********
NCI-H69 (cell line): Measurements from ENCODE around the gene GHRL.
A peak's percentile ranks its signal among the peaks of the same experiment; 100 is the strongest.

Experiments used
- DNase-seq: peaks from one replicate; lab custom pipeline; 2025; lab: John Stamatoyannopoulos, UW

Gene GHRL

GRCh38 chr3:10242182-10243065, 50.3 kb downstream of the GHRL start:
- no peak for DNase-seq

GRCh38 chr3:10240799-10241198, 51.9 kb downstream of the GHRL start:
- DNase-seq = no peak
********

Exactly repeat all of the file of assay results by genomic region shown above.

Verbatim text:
NCI-H69 (cell line): Measurements from ENCODE around the gene GHRL.
A peak's percentile ranks its signal among the peaks of the same experiment; 100 is the strongest.

Experiments used
- DNase-seq: peaks from one replicate; lab custom pipeline; 2025; lab: John Stamatoyannopoulos, UW

Gene GHRL

GRCh38 chr3:10242182-10243065, 50.3 kb downstream of the GHRL start:
- no peak for DNase-seq

GRCh38 chr3:10240799-10241198, 51.9 kb downstream of the GHRL start:
- DNase-seq = no peak